There were several talks on academic work on XBRL. Edward Curry (DERI) talked about the challenges for combining different sources of financial data. Sean O'Riain (DERI) described the potential benefits for apply the Social Web to financial data (blogs, wikis and tweets) and the connection to linked data. Matheus Silqueira talked to us about multidimensional queries on financial data, and the relationship with OLAP and the LMDQL query language, Christian Leibold presented work in the MUSING project on combining XBRL and Semantic Web data. Finally Roberto García (Universitat de Lleida) talked to us about lessons from the Rhizomik Initiative, and some of the ontological challenges that have emerged for financial data.
The big question is how to move forward. Some of the topics raised include:
Business and Financial Transparency, and Analysis
The Web enables groups of people to collaborate and this opens the way to collaborative analytics where communities create analyses, mash different sources of information together including financial reports, and news stories on companies and markets, and comment on it in various ways including tweets and blogs. What is needed to facilitate this?
Transparency is important within enterprises for effective management of corporate resources. The Web made it easy to present information that hitherto had been isolated within the silos defined by different information systems. This involved the creation of middleware that could access the existing information system, render it to HTML and expose it with HTTP for human interpretation via a Web browser.
The Semantic Web goes a step further and exposes the semantics of information so that it can be interpreted by computers. The Semantic Web has the potential to make it easier to collate business and financial data and metadata right across the enterprise via the corporate intranet. XBRL and regulatory compliance have paved the way for a new wave of middleware that unlocks corporate information systems.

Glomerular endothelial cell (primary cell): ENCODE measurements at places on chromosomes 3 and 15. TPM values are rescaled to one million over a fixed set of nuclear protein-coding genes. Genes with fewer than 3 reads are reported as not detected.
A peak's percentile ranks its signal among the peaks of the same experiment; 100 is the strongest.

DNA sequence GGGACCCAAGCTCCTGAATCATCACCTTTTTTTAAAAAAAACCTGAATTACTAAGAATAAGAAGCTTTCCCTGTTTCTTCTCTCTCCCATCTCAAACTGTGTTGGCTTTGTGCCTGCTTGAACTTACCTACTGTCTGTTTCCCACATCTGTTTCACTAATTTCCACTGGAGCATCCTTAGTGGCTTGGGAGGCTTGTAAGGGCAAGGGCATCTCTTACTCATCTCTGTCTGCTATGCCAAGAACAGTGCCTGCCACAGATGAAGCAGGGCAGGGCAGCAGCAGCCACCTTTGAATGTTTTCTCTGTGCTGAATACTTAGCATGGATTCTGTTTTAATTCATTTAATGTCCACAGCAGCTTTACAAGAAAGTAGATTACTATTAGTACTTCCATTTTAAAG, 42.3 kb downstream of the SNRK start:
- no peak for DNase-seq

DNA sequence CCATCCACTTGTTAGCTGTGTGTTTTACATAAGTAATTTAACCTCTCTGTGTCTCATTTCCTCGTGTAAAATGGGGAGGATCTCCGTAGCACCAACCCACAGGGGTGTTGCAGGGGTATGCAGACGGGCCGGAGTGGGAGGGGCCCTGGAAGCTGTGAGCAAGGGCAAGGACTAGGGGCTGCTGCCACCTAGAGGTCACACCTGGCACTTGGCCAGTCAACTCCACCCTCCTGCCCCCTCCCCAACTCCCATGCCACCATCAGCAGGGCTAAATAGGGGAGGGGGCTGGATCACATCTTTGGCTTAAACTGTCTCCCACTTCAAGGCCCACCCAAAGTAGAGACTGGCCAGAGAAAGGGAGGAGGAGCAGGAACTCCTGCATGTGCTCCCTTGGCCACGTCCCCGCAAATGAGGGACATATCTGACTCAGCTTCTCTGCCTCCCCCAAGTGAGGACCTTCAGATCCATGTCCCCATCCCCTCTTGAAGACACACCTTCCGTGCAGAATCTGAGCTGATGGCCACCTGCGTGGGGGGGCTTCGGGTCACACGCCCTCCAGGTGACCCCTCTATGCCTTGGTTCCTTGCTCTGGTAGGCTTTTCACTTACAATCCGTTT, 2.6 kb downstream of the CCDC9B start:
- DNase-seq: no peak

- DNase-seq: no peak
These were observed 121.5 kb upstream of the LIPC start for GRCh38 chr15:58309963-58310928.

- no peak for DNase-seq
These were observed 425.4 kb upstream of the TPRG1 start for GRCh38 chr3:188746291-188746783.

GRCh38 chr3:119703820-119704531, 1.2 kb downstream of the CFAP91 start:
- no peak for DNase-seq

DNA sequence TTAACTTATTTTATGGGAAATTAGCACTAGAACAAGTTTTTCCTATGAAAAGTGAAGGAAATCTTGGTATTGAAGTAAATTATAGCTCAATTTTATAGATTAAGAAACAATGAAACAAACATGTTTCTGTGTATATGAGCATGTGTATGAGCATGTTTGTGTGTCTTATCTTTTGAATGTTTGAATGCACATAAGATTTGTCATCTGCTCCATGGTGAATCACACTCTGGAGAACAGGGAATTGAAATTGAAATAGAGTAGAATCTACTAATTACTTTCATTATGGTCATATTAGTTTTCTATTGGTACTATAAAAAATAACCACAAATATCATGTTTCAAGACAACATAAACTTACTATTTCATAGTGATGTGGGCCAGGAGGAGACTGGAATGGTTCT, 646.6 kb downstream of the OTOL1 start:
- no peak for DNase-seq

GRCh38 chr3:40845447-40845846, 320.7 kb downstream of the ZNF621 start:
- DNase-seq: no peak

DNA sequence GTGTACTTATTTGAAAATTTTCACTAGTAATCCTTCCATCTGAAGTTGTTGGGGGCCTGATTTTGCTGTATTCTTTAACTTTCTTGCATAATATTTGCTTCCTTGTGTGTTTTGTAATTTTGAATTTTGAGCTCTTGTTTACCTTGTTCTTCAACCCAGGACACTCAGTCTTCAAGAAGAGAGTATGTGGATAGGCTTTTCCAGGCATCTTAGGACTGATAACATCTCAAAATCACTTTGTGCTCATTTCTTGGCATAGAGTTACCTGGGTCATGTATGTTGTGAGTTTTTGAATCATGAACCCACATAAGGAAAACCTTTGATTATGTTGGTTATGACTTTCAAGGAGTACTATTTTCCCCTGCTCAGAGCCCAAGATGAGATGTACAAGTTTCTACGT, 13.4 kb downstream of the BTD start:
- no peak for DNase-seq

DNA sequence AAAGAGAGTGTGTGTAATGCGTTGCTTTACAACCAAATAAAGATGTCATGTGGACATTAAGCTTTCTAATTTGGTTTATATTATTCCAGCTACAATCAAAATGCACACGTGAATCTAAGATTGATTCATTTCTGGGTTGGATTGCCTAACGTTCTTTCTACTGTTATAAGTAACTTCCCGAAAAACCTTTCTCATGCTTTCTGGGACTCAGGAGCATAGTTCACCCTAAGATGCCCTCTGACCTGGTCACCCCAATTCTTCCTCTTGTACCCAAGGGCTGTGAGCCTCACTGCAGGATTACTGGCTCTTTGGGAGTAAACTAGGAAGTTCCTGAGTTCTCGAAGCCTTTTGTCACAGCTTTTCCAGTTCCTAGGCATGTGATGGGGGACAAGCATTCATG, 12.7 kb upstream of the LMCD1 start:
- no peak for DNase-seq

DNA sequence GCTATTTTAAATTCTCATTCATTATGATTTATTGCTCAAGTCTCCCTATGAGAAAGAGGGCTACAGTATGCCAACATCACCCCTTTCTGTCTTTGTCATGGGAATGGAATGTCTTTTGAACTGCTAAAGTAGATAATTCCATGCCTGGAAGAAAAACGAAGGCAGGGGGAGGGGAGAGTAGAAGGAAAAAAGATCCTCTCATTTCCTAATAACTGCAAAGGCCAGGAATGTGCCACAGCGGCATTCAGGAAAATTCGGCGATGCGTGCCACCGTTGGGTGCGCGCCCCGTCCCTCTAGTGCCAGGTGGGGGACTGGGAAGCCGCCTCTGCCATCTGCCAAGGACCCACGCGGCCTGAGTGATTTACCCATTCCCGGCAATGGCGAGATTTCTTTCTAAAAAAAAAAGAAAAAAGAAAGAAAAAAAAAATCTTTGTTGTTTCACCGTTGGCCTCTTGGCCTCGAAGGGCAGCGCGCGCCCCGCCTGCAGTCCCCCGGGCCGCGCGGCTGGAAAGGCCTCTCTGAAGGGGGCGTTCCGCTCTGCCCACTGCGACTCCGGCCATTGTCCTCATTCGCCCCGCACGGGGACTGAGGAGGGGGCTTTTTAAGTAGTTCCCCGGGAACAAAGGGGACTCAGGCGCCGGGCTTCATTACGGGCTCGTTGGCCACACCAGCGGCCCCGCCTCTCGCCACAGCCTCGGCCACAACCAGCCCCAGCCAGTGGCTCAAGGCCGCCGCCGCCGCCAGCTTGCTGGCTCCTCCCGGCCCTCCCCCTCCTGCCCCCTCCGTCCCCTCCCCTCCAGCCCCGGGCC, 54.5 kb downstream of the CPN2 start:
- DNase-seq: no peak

Community Education and Outreach
Perhaps W3C could play a role in defining best practices in specific areas and at an international level, depending on obtaining the resources needed to support such work. Tim McNamar (E-Certus) has offered some suggestions in a break-out that could be followed up in a further exploration for funding.
Goverment agencies are typically large and relatively slow moving, and progress is dependent on continued involvement.
The work on transparency relating to financial reporting is related to a limited extent to the W3C work on eGovernment, and we need a better way to talk about this. Financial and business information over the Web is sufficiently different in nature to the current focus of the W3C eGov work that simply merging the two areas may be counter productive.
Realizing the goal of transparency is generally embraced, however, it was recognized that it also has a disruptive impact by making it much easier to pull together information that was previously possible.